Carriers can retain high end warfighting utility also. In addition to air-to-surface missions, either at sea or across the shore, the carrier air wing can also focus on air-to-air work, not simply to defend the carrier, but to support surface forces in various ways to include defeating enemy air ASW efforts (a key initial mission of the old Soviet Su-27), protection of our high-demand, low-availability assets like P-8s and Triton UAVs, and air superiority over distributed surface forces. Presumably (and this would have to be evaluated by gaming and simulation) such missions would allow the aircraft carriers more scope for maneuver and thus reduce their risk.
More and more, missiles are becoming the principal strike weapon of all the world’s armed forces. Navy fleet design should pivot on that assumption, especially when hypersonics begin to proliferate. Once freed of the onus of being the Navy’s “main battery,” aircraft carriers could be put to more innovative uses and the actual number and type needed would be based on a different set of criteria, leading to different numbers. This, in turn, would allow the Navy to adopt a fleet design more compatible with projected technological, geopolitical, and budgetary conditions. In the final estimate, it should also obviate the futile controversy over whether aircraft carriers are vulnerable or not.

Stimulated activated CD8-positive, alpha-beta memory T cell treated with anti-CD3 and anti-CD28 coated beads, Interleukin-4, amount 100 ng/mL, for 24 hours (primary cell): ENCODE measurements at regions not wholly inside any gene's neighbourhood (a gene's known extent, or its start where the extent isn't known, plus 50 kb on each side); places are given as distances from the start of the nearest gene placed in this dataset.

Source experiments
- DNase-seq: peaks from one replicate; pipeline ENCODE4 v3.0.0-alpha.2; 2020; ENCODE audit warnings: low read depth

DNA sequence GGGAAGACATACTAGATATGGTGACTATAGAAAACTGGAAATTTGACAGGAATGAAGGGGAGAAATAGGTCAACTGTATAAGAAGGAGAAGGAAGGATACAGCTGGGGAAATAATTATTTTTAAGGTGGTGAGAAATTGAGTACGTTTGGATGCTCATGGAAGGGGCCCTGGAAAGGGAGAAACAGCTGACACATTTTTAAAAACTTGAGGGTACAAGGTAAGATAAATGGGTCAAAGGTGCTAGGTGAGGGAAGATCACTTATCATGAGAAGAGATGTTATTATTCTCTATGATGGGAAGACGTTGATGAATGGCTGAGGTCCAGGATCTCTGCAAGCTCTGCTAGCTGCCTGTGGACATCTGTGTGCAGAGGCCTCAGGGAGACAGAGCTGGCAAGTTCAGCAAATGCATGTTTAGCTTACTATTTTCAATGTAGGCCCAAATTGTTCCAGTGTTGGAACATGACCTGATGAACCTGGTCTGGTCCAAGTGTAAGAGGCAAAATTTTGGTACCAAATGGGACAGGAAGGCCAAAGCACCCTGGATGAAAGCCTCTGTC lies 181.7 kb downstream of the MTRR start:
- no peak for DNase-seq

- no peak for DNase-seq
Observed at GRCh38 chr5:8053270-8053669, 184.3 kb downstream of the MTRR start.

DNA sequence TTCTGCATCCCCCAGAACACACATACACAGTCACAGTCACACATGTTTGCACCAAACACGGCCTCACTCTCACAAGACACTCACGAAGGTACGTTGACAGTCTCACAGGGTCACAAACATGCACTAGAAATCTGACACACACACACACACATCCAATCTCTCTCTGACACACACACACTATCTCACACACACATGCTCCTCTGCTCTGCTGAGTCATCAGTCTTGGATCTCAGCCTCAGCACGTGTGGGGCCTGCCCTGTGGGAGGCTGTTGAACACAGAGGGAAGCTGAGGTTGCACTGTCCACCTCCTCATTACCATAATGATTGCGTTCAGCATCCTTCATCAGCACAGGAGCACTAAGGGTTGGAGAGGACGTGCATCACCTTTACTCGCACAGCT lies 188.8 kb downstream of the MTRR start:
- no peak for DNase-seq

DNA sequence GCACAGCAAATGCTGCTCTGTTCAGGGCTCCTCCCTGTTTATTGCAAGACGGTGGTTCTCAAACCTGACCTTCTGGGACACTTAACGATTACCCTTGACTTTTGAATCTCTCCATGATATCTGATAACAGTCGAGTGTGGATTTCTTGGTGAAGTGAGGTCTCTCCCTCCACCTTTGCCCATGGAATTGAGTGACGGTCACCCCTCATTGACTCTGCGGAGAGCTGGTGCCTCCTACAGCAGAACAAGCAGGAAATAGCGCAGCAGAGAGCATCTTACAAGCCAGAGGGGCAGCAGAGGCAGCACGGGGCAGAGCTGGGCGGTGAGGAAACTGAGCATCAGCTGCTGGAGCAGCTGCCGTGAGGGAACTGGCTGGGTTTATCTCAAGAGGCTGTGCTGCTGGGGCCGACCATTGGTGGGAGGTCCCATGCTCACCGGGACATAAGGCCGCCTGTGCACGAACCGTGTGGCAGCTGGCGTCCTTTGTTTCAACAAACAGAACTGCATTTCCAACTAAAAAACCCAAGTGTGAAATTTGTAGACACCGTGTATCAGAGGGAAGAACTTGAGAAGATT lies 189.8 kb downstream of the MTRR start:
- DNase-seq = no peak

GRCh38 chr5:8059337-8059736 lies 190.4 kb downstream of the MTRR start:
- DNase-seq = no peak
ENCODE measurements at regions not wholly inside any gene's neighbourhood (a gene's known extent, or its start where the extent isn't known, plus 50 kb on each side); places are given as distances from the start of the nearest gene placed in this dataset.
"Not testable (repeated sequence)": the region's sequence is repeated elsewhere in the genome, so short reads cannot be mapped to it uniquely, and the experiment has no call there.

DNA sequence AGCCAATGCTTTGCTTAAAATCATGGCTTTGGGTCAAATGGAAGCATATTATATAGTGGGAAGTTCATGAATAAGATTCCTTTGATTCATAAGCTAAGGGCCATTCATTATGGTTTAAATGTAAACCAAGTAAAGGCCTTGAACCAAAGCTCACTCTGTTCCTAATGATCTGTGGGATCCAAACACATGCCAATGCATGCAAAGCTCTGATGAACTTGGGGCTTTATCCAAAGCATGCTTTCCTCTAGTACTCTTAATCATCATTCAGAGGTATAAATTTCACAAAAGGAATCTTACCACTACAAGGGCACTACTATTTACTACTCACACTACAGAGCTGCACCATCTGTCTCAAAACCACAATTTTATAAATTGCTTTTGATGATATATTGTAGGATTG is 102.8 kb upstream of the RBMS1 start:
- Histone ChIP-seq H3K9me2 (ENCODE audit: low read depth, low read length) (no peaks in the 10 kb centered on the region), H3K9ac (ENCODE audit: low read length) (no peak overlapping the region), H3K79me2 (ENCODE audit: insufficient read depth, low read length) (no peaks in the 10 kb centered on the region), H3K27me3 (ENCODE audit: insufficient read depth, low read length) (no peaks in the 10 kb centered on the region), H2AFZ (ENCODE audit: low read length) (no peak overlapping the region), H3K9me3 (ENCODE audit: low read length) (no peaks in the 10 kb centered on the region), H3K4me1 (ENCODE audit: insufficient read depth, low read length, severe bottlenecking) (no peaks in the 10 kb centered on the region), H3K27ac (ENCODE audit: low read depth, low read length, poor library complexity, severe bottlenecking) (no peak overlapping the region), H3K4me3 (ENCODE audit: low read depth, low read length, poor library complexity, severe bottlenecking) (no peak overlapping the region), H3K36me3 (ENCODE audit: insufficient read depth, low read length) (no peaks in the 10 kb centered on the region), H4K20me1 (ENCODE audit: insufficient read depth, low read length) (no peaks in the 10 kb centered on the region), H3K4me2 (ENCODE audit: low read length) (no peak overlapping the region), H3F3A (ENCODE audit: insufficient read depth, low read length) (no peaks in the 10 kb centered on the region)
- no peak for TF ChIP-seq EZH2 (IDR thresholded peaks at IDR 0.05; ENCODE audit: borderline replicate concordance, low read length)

Robert C. Rubel is a retired Navy captain and professor emeritus of the Naval War College. He served on active duty in the Navy as a light attack/strike fighter aviator. At the Naval War College he served in various positions, including planning and decisionmaking instructor, joint education adviser, chairman of the Wargaming Department, and dean of the Center for Naval Warfare Studies. He retired in 2014, but on occasion continues to serve as a special adviser to the Chief of Naval Operations. He has published over thirty journal articles and several book chapters.
This originally appeared on CIMSEC and first appeared on TNI in December 2019. Image: Reuters.